Or what about the simple act of buying a beard trimmer at the Intermarché? Simple not! Read Keith’s hilarious account of what one must go through just to buy a beard trimmer in France.

So many eccentricities. Yet, we all keep coming back for more. More of, as Keith puts it, the joie de vivre. Yes, the slow pace, a simpler life that revolves around which type of bread to pick out for the day from the boulangerie and which vegetables to choose from the outdoor market.

Escape with Keith, his wife, Val, and their dog Lucca as these part-time expats from Silicon Valley take us on a comical tale of immersing oneself in the French language and Provençal culture as they learn to live in Provence One Sip at a Time.

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Available here at Amazon.

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For more wonderful stories from Keith, read more at http://www.keithvansickle.com.

Cassis: The Charm of a Bygone Era

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“He who has seen Paris and not Cassis has seen nothing.”—Frédéric Mistral; Provençal writer and poet and 1904 Nobel Prize winner in literature.

In just under two hours from our peaceful Vaucluse department in Provence, we arrive at the top of Cassis. Upon exiting our car and breathing in the fresh sea air, we realize that we have arrived at a special place. Our first thought is ‘Why haven’t we come sooner?’ As we make our way down to the village, we are swept away by a sight we did not expect— charming villas surrounded by cascading flowers and cliffs towering over the lapis-blue sea. This characterful fishing port indeed has the charm of a bygone era, a place of refined elegance by the sea.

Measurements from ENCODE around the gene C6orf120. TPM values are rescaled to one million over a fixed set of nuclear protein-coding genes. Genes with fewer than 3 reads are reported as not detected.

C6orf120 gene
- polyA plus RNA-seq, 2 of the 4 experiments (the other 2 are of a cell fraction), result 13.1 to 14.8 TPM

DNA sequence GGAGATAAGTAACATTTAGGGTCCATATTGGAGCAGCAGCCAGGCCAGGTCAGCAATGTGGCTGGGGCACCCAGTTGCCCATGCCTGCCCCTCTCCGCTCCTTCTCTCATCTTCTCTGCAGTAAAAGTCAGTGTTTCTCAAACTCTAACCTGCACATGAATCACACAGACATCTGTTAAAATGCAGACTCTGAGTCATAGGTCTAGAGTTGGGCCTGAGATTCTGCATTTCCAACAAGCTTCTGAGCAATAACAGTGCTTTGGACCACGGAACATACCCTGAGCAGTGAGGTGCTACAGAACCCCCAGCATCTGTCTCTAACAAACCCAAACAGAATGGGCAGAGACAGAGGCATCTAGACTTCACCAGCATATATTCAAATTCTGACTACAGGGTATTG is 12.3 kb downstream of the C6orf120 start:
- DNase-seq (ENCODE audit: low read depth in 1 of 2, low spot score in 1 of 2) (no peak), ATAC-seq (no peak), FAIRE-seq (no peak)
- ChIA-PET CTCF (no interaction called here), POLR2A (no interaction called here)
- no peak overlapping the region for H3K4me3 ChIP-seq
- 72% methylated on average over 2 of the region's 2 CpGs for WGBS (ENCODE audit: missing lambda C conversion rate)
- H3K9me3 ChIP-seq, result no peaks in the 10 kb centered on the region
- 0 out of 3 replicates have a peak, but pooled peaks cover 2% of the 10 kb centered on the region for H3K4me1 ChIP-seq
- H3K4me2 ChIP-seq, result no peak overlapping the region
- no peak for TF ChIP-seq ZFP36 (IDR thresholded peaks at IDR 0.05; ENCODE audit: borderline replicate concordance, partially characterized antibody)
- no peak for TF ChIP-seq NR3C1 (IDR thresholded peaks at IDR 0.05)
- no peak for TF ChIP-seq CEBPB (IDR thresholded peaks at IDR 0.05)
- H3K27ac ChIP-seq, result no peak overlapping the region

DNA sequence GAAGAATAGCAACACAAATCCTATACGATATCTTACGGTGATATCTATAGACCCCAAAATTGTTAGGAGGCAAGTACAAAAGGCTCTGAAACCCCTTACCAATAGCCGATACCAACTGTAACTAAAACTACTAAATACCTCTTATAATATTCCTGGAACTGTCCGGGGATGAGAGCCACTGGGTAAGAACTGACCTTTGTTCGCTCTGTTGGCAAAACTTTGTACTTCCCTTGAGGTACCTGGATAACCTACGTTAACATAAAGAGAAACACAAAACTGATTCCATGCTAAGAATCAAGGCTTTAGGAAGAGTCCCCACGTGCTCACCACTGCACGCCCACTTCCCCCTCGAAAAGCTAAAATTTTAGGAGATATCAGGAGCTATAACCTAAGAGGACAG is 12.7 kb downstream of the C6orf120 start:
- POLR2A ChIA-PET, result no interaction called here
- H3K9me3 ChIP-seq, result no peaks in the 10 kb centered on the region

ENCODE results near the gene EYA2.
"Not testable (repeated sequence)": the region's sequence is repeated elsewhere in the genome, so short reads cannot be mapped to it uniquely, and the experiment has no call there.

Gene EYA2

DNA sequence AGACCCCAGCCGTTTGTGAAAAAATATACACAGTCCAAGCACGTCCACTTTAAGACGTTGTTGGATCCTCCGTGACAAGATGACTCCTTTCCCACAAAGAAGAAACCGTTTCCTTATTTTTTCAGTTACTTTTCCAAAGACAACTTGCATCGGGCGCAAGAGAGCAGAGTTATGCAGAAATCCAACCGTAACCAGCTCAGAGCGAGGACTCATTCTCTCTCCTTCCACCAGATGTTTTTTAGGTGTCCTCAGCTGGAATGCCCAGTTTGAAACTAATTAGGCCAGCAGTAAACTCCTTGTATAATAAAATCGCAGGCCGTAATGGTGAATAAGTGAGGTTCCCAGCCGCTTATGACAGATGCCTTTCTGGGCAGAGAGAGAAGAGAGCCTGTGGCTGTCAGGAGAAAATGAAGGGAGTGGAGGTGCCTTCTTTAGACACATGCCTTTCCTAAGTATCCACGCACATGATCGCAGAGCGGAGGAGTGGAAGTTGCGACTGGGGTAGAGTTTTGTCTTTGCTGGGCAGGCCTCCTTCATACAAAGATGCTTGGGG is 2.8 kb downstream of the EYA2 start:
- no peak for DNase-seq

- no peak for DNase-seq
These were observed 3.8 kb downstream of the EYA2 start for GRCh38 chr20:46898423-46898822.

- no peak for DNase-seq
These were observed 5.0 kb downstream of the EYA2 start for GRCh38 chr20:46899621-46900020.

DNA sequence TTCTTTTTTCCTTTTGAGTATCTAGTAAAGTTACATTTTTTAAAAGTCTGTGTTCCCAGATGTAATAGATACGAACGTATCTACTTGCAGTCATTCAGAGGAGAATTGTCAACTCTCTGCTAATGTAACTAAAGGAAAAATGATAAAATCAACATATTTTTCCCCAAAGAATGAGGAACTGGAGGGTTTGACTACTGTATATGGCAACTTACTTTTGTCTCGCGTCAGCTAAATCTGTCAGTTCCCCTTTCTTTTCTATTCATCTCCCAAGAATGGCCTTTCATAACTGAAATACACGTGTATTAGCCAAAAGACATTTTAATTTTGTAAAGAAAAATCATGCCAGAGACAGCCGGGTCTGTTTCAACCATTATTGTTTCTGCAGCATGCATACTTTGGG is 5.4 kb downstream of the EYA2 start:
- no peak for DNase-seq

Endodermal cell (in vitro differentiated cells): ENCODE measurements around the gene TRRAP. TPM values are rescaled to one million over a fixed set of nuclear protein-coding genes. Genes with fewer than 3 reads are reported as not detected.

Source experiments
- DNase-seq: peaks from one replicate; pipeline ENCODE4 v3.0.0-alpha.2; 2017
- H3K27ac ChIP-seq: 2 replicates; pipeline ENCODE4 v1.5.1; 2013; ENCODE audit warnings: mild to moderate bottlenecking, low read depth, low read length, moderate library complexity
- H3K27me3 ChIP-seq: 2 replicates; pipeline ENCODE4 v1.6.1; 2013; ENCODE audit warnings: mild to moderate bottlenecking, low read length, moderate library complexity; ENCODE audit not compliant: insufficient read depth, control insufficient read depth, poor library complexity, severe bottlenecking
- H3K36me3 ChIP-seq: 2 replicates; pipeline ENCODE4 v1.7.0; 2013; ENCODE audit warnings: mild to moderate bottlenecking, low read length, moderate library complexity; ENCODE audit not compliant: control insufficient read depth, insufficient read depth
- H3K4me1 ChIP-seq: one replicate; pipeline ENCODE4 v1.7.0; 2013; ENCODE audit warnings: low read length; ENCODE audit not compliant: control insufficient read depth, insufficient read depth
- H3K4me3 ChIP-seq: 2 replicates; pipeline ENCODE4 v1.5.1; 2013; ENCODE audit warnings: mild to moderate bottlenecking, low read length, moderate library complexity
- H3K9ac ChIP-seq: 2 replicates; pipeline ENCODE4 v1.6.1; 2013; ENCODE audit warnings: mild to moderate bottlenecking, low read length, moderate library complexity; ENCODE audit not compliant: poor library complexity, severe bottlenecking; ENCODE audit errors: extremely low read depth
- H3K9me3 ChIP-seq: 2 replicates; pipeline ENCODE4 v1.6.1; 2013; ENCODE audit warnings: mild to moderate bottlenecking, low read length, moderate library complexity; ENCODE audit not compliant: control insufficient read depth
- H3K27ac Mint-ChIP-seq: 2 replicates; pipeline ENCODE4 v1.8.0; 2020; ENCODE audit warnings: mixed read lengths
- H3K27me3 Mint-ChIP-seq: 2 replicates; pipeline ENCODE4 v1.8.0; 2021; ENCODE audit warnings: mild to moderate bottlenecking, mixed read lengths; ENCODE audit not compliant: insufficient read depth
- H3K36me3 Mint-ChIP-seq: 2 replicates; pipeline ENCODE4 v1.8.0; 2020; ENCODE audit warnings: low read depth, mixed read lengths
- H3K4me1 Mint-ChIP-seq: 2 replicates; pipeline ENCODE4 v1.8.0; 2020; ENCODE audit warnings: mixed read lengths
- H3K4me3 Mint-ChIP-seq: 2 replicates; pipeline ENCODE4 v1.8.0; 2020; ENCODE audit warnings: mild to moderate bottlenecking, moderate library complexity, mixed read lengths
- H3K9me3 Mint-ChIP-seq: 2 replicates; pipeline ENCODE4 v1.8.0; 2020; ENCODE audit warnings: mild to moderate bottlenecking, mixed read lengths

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Having just the day to get a taste of Cassis, we planned to hike the calanques, beautiful fjord-like inlets carved into the limestone cliffs. Our goal was at least to hike to the second calanque, called Port Pin, to swim in the gorgeous sea. Starting at the harbor, where we could have just enjoyed the beauty there and been fully satisfied, we started our walk to the first calanque, Port Miou. Now this was supposed to be just a 30-minute walk from the harbor. But being the geniuses that we are, we somehow got off the route and didn’t make it to Port Miou until an hour and a half later on a sultry day of 95 degrees Fahrenheit (35°C).

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Nervous to continue on one hour more to the second calanque, Port Pin, because of ankle and foot issues, we had to turn back. Next time, the plan is to drive up the Route des Calanques from the harbor and try to find a place to park on a side street not far from Port Miou or in one of the car parks mentioned on the Calanques in Cassis site to save time. It was disheartening to have to turn back, especially as we saw a large group of “older” ones returning with their hiking boots and walking poles.

Nonetheless, we went back to the harbor and relaxed with a plate of moules-frites as we watched some locals enjoying a game of boules. This is the type of scene that speaks French village to me and just charms my heart.

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The inner streets of Cassis are well worth exploring as they are filled with high-quality shops and restaurants with a bit of an Italian flair.

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We have seen Paris, and now we have seen Cassis. A place we hope to return to again and again.

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À bientôt!